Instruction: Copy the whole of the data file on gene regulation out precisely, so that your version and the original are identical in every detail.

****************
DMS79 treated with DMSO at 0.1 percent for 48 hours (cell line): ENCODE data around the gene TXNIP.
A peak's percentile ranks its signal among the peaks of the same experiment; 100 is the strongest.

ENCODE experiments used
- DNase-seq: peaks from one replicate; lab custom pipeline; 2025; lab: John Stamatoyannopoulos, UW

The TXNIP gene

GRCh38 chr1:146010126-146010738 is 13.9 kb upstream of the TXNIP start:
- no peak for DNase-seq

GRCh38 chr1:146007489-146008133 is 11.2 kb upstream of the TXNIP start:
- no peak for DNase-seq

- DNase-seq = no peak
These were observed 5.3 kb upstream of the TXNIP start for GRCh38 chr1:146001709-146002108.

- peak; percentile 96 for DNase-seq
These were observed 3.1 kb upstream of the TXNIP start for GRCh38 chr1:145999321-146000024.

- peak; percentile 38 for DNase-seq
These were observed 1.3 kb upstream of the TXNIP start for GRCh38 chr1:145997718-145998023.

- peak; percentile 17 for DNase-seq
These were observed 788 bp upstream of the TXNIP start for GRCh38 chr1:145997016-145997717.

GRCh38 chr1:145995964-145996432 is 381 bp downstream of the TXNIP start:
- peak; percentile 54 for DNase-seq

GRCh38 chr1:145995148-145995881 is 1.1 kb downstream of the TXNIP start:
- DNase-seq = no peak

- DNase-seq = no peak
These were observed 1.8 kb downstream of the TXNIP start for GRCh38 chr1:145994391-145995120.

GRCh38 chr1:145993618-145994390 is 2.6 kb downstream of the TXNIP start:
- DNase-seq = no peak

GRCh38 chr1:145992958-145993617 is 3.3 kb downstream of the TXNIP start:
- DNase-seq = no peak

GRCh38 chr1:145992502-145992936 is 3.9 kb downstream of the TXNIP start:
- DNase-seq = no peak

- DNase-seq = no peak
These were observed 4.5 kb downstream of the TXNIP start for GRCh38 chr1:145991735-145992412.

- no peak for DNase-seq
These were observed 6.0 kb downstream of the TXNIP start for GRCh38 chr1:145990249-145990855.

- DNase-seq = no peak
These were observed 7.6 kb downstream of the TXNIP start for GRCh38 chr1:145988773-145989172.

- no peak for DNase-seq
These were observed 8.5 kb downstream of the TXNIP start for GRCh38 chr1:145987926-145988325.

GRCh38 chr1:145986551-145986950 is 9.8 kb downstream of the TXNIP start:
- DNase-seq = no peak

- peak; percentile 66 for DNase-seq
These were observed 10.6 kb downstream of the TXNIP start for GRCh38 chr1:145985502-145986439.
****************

DMS79 treated with DMSO at 0.1 percent for 48 hours (cell line): ENCODE data around the gene TXNIP.
A peak's percentile ranks its signal among the peaks of the same experiment; 100 is the strongest.

ENCODE experiments used
- DNase-seq: peaks from one replicate; lab custom pipeline; 2025; lab: John Stamatoyannopoulos, UW

The TXNIP gene

GRCh38 chr1:146010126-146010738 is 13.9 kb upstream of the TXNIP start:
- no peak for DNase-seq

GRCh38 chr1:146007489-146008133 is 11.2 kb upstream of the TXNIP start:
- no peak for DNase-seq

- DNase-seq = no peak
These were observed 5.3 kb upstream of the TXNIP start for GRCh38 chr1:146001709-146002108.

- peak; percentile 96 for DNase-seq
These were observed 3.1 kb upstream of the TXNIP start for GRCh38 chr1:145999321-146000024.

- peak; percentile 38 for DNase-seq
These were observed 1.3 kb upstream of the TXNIP start for GRCh38 chr1:145997718-145998023.

- peak; percentile 17 for DNase-seq
These were observed 788 bp upstream of the TXNIP start for GRCh38 chr1:145997016-145997717.

GRCh38 chr1:145995964-145996432 is 381 bp downstream of the TXNIP start:
- peak; percentile 54 for DNase-seq

GRCh38 chr1:145995148-145995881 is 1.1 kb downstream of the TXNIP start:
- DNase-seq = no peak

- DNase-seq = no peak
These were observed 1.8 kb downstream of the TXNIP start for GRCh38 chr1:145994391-145995120.

GRCh38 chr1:145993618-145994390 is 2.6 kb downstream of the TXNIP start:
- DNase-seq = no peak

GRCh38 chr1:145992958-145993617 is 3.3 kb downstream of the TXNIP start:
- DNase-seq = no peak

GRCh38 chr1:145992502-145992936 is 3.9 kb downstream of the TXNIP start:
- DNase-seq = no peak

- DNase-seq = no peak
These were observed 4.5 kb downstream of the TXNIP start for GRCh38 chr1:145991735-145992412.

- no peak for DNase-seq
These were observed 6.0 kb downstream of the TXNIP start for GRCh38 chr1:145990249-145990855.

- DNase-seq = no peak
These were observed 7.6 kb downstream of the TXNIP start for GRCh38 chr1:145988773-145989172.

- no peak for DNase-seq
These were observed 8.5 kb downstream of the TXNIP start for GRCh38 chr1:145987926-145988325.

GRCh38 chr1:145986551-145986950 is 9.8 kb downstream of the TXNIP start:
- DNase-seq = no peak

- peak; percentile 66 for DNase-seq
These were observed 10.6 kb downstream of the TXNIP start for GRCh38 chr1:145985502-145986439.